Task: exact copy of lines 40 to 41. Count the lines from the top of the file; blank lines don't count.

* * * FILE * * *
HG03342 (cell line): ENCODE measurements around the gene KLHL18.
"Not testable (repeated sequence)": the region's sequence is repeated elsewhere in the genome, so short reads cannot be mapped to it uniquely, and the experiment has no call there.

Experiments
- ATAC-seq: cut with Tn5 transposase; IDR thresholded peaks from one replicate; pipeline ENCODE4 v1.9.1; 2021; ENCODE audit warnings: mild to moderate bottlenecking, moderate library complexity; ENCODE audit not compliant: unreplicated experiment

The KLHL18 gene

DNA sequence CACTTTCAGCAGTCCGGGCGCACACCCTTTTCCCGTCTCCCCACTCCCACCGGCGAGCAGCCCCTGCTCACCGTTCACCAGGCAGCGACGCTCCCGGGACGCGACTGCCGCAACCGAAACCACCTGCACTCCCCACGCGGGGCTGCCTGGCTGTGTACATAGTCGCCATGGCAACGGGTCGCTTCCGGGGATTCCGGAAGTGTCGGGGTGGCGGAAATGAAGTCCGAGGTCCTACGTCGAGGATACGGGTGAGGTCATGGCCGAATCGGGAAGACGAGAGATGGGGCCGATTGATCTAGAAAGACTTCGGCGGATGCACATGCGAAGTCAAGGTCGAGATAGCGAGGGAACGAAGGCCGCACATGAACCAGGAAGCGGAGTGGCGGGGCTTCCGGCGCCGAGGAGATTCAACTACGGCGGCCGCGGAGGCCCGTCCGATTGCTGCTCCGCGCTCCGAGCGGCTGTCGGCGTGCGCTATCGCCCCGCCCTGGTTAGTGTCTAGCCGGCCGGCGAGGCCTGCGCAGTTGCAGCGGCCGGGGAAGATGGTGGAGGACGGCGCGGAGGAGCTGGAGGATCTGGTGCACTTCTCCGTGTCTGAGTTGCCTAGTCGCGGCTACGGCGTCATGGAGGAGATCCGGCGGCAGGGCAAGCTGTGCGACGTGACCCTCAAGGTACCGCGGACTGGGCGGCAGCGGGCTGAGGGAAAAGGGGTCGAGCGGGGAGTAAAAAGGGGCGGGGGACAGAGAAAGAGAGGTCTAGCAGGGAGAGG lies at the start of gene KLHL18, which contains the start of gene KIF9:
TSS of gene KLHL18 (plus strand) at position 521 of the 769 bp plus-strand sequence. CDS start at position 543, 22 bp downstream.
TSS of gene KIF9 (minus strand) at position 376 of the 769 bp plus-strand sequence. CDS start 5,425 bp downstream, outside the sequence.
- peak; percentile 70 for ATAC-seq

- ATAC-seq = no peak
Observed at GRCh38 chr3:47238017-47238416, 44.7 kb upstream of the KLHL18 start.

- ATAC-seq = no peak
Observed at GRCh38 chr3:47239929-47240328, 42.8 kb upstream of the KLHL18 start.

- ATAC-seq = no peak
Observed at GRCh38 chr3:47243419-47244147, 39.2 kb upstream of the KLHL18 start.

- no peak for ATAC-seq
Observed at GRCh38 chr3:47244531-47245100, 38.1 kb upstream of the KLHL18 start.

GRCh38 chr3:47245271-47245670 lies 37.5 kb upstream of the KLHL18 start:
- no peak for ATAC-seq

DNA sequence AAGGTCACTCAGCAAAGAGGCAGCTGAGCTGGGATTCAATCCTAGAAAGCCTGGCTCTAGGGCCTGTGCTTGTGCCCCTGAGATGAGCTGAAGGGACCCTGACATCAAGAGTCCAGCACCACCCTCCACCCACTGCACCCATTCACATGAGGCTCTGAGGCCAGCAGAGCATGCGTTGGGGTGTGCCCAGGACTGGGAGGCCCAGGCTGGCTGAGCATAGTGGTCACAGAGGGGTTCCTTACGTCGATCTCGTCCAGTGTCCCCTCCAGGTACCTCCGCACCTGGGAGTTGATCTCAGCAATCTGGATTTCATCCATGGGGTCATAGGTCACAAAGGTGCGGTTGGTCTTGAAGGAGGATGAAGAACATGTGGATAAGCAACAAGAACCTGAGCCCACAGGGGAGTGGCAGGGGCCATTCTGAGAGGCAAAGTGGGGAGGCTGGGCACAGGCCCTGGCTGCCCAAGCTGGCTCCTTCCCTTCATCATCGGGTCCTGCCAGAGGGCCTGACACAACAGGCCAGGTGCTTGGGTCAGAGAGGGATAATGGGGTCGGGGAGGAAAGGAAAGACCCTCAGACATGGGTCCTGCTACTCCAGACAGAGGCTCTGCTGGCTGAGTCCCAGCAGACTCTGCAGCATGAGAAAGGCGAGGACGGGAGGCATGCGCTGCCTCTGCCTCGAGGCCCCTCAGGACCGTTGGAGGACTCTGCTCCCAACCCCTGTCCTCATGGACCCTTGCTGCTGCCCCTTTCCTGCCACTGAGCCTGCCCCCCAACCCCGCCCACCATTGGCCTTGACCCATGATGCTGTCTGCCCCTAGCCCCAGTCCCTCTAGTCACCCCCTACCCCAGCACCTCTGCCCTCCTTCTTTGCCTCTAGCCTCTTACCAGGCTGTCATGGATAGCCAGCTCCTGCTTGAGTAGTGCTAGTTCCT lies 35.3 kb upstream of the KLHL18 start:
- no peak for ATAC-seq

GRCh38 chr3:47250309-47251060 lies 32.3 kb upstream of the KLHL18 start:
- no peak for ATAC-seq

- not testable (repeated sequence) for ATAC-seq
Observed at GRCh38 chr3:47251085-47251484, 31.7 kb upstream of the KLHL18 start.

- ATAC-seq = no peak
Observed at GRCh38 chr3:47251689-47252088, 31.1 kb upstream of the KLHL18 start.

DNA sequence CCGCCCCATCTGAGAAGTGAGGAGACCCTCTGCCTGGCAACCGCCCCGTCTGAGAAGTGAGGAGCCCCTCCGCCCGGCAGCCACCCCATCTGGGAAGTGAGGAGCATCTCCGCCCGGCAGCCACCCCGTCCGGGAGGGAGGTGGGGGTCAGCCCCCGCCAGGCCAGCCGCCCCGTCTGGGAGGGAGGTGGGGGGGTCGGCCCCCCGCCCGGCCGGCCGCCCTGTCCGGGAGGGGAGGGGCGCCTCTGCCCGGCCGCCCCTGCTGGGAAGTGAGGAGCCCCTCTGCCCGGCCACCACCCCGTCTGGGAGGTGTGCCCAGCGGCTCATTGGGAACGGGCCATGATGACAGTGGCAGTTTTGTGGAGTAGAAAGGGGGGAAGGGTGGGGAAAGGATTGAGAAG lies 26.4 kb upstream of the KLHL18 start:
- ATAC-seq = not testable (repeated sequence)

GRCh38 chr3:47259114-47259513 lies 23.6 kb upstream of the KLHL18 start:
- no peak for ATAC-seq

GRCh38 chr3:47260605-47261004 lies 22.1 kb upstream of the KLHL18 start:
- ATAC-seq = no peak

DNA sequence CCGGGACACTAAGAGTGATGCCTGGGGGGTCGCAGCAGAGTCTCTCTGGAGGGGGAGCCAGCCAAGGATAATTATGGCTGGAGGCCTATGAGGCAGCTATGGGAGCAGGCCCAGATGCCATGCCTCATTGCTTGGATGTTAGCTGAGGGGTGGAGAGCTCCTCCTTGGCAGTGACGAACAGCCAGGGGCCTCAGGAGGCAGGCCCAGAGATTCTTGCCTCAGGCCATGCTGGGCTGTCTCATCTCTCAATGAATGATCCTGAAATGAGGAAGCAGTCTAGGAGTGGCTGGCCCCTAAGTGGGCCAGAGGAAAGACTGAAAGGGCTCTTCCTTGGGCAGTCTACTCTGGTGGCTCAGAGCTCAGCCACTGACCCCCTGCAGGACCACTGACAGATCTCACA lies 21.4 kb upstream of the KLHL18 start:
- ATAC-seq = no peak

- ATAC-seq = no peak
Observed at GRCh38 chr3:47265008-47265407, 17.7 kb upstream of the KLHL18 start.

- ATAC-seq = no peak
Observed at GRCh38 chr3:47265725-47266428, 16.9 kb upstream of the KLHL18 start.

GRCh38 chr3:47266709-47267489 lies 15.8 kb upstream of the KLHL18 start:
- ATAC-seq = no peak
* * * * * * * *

GRCh38 chr3:47266709-47267489 lies 15.8 kb upstream of the KLHL18 start:
- ATAC-seq = no peak